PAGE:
I. THE TRANSFORMATION OF THE NATURAL WORLD. The desert will rejoice "like the narcissus," the beautiful white flower found in abundance in spring-time in the Plain of Sharon. A ringing musical cry shall break out from those solitudes. The beauty of the most favored spots, of Carmel and Sharon, shall be diffused over the whole. In poetic pathos a feeling is lent to nature, which does not really exist in her. There is a deep truth, not of the reason, but of the heart, in this mood. Inanimate Nature is incapable either of joy or of sorrow, of exultation or depression. This our reason tells us. But we are all something more than cold rationalists in this matter. We take back from Nature impressions which we have first lent to her, and suppose we have borrowed them. This has been called the "pathetic fallacy," and there is a truth in the fallacy better than that of syllogistic reasoning. To the lover Nature looks love, and whispers of love; to the desponding temper her expression is a frown, her tones are inspirations of lament; she wears a nuptial robe for the happy bridegroom, and a pall for the mourner; silent and morose to the eyes of him who is cast down in the sense of Divine wrath, it breaks forth into jubilant song for the ears of him whose heart overflows with the sense of the redeeming mercy of God. "There is not the least flower but seems to hold up its head, and look pleasantly, in the secret sense of the goodness of its heavenly Maker. This silent rhetoric, though we cannot hear, but only see it, {s so full and expressive, that David thought he spoke neither impropriety nor nonsense, in a strong line, when he said,' even the valleys break forth into singing.'" It is a song of praise and thanksgiving, a song of joy and triumph in the "glory of Jehovah," the manifestations of his creative and renewing powers, the liberal effusions of his goodness, even upon the lowest parts of the creation.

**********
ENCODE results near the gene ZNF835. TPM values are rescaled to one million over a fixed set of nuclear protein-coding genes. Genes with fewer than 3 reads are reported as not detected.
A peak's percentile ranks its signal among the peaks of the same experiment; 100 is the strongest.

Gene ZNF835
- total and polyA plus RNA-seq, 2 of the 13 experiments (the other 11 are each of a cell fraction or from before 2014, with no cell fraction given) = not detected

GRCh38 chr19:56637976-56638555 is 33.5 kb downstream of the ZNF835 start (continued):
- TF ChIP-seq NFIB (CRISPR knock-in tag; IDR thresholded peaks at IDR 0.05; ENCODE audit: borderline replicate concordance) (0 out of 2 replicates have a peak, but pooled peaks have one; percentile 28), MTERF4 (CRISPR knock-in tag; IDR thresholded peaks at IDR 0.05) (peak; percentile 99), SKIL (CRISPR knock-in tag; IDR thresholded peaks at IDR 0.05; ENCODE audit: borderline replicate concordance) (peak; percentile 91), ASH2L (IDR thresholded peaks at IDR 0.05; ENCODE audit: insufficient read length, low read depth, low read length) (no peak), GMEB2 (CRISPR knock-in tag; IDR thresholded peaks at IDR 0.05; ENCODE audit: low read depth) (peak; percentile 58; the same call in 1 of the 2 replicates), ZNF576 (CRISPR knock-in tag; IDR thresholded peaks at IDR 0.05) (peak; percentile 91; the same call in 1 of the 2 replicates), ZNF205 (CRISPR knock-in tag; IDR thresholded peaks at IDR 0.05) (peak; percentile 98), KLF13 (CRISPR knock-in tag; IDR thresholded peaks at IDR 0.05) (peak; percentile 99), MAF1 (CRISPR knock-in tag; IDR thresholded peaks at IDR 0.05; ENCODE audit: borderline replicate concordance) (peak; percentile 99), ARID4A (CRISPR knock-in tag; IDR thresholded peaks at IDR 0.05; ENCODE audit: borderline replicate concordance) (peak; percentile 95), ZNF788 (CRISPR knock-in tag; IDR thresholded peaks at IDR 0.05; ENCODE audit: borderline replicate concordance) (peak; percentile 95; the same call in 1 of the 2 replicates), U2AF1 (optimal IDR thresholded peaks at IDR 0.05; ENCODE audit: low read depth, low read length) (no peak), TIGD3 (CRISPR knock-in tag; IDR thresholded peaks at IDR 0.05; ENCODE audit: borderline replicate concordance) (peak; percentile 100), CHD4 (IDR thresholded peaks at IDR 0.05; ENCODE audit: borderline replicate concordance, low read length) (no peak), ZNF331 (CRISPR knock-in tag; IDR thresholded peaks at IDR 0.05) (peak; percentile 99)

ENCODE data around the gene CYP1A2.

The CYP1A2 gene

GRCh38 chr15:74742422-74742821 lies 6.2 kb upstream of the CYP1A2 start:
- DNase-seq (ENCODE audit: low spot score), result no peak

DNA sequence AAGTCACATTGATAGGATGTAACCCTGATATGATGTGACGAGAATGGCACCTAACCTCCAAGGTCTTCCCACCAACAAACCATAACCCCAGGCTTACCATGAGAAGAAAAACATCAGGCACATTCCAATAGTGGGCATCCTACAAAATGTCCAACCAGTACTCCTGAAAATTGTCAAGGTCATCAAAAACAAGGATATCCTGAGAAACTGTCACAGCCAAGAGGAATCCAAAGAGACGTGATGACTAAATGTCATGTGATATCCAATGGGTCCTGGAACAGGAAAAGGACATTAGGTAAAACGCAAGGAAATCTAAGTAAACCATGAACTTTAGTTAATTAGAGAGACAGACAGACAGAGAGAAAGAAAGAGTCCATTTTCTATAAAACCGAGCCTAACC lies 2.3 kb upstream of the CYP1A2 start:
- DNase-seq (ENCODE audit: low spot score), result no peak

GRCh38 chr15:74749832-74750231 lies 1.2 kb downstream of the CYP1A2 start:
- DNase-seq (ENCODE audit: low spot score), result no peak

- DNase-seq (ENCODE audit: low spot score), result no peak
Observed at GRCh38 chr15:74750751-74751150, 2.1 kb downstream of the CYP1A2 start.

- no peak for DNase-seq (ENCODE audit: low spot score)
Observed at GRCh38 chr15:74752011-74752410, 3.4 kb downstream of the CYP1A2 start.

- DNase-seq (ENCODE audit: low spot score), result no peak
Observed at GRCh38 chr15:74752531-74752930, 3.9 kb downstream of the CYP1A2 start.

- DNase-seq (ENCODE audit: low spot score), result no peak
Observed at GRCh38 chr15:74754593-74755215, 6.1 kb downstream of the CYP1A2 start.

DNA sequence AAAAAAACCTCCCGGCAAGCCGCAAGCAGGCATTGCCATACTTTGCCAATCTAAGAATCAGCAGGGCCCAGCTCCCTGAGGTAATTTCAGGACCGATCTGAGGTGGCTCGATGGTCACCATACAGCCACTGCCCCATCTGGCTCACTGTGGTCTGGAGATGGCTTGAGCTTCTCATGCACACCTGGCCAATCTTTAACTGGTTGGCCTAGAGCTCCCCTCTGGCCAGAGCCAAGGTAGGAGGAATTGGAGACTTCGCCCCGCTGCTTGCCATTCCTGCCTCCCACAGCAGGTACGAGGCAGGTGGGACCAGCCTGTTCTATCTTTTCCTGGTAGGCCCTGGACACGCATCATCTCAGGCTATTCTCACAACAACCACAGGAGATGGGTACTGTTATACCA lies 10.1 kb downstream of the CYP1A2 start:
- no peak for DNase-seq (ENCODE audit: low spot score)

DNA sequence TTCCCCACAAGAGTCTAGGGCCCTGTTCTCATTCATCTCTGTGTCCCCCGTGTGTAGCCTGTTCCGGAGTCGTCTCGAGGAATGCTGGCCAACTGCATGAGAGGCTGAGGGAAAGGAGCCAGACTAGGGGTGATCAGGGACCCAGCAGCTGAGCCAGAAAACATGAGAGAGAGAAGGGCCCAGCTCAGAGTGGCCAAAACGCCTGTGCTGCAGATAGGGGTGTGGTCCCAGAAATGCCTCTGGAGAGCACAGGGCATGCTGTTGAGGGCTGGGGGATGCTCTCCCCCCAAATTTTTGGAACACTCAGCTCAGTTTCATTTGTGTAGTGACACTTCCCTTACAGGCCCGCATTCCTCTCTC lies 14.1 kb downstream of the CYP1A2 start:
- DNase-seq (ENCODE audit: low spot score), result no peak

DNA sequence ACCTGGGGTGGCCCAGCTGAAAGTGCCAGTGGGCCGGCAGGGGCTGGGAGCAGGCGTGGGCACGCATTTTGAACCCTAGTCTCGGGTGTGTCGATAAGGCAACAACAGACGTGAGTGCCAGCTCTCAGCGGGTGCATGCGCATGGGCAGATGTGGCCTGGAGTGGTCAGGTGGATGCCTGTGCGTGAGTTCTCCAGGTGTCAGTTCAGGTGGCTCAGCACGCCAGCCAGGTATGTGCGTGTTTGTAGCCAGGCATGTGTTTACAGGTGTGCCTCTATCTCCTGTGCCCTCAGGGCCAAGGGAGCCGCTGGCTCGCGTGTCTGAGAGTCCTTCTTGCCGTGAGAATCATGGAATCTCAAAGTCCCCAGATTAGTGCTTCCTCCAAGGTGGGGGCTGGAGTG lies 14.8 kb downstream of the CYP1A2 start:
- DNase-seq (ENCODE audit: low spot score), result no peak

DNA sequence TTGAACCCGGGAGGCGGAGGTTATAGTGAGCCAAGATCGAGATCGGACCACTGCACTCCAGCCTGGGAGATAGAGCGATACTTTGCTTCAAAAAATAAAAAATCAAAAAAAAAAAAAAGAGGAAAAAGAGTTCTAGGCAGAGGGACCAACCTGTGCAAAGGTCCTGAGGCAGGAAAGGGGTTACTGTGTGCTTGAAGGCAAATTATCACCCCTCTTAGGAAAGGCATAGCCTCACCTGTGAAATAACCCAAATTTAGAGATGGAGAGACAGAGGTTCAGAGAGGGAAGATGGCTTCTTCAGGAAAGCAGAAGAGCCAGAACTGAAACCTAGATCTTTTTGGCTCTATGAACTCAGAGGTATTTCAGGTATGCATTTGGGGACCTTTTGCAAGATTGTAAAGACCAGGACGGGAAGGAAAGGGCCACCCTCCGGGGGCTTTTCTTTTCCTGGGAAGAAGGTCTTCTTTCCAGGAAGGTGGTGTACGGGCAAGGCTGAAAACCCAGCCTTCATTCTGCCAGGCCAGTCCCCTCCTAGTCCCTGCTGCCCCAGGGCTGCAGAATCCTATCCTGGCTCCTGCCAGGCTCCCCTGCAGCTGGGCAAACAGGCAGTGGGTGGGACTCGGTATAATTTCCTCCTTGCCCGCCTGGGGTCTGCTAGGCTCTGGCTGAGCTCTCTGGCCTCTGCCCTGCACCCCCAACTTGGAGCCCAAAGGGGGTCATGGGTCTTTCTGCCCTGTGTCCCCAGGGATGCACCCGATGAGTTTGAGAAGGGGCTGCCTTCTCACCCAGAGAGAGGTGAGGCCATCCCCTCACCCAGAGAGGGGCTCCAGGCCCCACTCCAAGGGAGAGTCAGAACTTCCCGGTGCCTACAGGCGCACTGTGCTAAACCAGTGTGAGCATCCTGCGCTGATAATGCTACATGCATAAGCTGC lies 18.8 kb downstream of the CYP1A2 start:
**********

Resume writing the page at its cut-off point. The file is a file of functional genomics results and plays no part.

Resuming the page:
1. Weakness made strong—under the figure of the nerving up of languid hands and of tottering knees. Languor, dullness, the privation of power, are symptomatic of the absence of vital energy, alike in the physical and the moral sphere. People may be seemingly weak and impotent, not because they want the organs for action, but because the inspiration to action is wanting. A life without defined activity is hardly worth the name. In the fixed light of the eye, the prompt hand, the willing foot, we see signs of the Divine afflatus upon a man. The sails have caught the favoring breeze, while others lie becalmed. But there is always some part for the will. To him that hath shall be given; and the paradox is true, power comes to those who exert it.

2. Despair exchanged for confidence. Despair unfits alike for human and Divine service. Men are moved to duty by the hope of good or by the fear of evil. These motives cannot avail one who does not believe that his state can be either bettered or worsened. The man becomes careless of his happiness, indifferent to salvation. The biblical medicine for despair is the firm insistence on the message of salvation. God is coming—is on the way, to requite, to redeem, to deliver. How careful should preachers be not to force men into a "preternatural melancholy," by an unskillful handling of the Word of truth, by indiscreet severity, by dwelling too much on the dark themes of human depravity and predestination!